When Kish and I need to buy a car, a major appliance, or some other significant product, we typically consult Consumer Reports. There we find objective evaluations of our potential purchases by knowledgeable analysts, written in plain English accessible to the non-gearheads and non-techies among us.
So, I was interested when Consumer Reports tackled the process of trying to use Healthcare.gov, the federal government’s health exchange website. It makes sense when you think about it. One of the primary goals of the Affordable Care Act is to get uninsured consumers to buy insurance, so why not have one of the country’s preeminent consumer publications take a look at the process from the consumer’s standpoint?
Unfortunately, the Consumer Reports review of the Healthcare.gov process isn’t very encouraging. It notes that of the nearly 9.5 million people who apparently tried to register on Healthcare.gov in the first week of its operation, only 271,000 — about 1 in 35 — were successful. The article then provides tips about how to increase your chances of successfully navigating the website, offered by a software pro who has taken a careful look. (You can find the software pro’s blog, which addresses some of the problems he has found with the website, here.) Among other issues, he finds the instructions “garbled” and “needlessly complicated,” advises that you should simply ignore error messages that do not match reality, recommends that you immediately try a new user name, password, and security questions if “anything at all doesn’t go right,” and suggests that you check your e-mailbox frequently for a confirmatory e-mail, because Healthcare.gov will time you out if you don’t respond promptly. The software guy also notes that many people are experiencing problems because of a crucial design error on the website: it loads “cookies” and other code onto user computers during the registration process that prove to be too large for Healthcare.gov to accept back.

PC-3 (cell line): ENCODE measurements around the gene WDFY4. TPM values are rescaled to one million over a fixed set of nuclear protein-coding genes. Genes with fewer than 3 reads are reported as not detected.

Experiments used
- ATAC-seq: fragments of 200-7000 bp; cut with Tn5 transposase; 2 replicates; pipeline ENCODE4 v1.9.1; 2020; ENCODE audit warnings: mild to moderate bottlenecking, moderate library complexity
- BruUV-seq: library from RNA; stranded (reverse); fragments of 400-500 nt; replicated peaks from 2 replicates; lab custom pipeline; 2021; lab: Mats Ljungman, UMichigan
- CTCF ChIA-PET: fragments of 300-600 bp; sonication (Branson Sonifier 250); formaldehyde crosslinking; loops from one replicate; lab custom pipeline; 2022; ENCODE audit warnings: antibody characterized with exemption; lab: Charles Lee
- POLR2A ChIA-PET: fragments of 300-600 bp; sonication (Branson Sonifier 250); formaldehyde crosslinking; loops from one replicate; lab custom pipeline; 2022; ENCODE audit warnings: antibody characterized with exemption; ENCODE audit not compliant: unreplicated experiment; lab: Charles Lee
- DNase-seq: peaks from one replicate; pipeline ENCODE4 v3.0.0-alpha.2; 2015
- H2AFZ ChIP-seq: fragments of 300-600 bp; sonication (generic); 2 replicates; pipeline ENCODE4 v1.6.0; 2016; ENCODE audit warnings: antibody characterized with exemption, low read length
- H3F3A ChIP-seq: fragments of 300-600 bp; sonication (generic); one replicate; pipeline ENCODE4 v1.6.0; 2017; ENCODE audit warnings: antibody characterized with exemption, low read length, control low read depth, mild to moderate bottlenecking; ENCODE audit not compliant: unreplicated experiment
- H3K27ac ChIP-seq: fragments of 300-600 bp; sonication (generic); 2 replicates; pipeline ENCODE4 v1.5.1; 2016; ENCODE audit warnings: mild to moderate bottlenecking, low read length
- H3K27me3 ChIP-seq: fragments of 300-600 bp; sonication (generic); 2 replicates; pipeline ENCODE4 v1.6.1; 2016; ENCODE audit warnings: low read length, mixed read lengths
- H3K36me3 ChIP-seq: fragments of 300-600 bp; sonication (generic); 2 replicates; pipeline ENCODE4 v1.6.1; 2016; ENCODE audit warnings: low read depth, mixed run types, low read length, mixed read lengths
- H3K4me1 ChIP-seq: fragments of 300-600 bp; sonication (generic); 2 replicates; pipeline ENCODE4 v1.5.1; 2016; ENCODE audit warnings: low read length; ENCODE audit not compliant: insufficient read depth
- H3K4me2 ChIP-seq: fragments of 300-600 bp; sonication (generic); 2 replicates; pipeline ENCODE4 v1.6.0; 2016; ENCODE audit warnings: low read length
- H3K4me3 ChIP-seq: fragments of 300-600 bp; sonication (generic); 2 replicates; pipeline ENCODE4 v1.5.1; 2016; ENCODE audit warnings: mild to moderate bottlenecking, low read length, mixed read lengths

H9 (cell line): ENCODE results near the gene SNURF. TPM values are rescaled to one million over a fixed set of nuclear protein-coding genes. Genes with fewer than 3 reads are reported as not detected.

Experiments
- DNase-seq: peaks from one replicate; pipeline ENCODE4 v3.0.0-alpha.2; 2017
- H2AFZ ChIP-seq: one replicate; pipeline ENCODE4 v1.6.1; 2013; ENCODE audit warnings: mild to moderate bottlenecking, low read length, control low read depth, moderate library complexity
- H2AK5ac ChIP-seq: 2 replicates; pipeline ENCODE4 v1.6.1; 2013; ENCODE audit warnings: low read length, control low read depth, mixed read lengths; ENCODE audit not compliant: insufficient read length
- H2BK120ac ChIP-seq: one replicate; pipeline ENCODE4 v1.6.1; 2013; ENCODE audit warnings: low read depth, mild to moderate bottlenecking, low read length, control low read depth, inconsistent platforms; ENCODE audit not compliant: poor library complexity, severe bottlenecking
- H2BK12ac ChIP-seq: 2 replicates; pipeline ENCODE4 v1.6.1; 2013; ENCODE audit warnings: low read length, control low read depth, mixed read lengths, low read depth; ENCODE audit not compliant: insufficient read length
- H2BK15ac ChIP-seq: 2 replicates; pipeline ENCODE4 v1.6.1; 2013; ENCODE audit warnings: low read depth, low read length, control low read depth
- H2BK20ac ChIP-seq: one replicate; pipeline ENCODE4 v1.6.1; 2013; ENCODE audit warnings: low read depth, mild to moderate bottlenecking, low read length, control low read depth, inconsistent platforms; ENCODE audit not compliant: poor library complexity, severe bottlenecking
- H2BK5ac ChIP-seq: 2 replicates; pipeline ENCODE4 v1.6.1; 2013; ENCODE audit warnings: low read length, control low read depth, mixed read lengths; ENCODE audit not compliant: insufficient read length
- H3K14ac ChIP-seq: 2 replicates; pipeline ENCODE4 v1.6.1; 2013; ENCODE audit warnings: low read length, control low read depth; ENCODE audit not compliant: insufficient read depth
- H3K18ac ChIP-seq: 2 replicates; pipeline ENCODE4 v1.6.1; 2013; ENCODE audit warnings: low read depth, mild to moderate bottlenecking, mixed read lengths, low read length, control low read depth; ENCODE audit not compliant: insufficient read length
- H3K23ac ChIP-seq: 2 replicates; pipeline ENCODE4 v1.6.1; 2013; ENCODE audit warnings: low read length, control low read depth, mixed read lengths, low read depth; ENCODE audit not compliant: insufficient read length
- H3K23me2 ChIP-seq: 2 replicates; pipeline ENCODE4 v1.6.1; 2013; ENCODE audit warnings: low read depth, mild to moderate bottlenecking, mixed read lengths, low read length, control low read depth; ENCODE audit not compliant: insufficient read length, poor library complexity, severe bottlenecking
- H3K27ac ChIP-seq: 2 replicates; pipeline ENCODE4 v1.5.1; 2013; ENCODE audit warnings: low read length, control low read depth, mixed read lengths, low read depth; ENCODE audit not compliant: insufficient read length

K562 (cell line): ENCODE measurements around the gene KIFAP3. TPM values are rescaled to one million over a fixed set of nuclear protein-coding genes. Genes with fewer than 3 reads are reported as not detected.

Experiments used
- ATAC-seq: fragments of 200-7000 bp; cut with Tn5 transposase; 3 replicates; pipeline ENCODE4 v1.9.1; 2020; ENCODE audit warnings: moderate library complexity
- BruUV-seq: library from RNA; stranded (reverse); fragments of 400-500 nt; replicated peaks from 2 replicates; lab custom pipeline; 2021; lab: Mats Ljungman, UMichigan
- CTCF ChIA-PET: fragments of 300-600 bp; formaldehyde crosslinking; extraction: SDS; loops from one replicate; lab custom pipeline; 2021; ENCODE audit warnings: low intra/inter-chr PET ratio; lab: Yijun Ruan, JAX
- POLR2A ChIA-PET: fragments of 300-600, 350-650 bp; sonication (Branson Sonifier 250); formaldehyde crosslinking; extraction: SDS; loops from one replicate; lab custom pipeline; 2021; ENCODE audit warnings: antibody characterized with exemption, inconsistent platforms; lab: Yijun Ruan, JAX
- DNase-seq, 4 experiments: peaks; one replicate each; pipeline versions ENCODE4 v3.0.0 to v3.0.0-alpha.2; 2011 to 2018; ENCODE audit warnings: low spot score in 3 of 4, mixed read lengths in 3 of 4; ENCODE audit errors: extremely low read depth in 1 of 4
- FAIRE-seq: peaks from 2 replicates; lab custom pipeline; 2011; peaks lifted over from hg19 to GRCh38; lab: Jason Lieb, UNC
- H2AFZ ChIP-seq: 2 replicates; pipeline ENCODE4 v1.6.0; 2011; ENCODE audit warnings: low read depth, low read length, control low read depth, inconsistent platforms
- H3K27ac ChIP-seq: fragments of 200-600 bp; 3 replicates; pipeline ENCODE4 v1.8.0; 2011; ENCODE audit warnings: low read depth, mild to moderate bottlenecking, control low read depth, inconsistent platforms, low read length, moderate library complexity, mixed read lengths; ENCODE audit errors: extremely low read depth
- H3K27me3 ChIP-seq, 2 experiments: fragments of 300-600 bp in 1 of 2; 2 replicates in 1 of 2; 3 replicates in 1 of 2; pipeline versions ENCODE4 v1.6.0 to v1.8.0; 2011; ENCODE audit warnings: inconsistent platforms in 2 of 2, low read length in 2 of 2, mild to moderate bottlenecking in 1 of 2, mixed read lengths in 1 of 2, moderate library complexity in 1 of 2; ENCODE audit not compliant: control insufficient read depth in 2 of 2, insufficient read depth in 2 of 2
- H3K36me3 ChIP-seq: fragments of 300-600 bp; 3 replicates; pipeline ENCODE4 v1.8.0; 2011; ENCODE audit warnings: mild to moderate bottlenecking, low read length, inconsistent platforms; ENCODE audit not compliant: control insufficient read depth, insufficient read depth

Consumer Reports also recommends that potential users “[s]tay away from Healthcare.gov for at least another month if you can,” because “[h]opefully that will be long enough for its software vendors to clean up the mess they’ve made.” This advice is particularly interesting, because Consumer Reports also believes that the best source of information about healthcare options for consumers who are looking to buy health insurance themselves is through the health insurance marketplace in their state and Healthcare.gov — if it could only be made to work.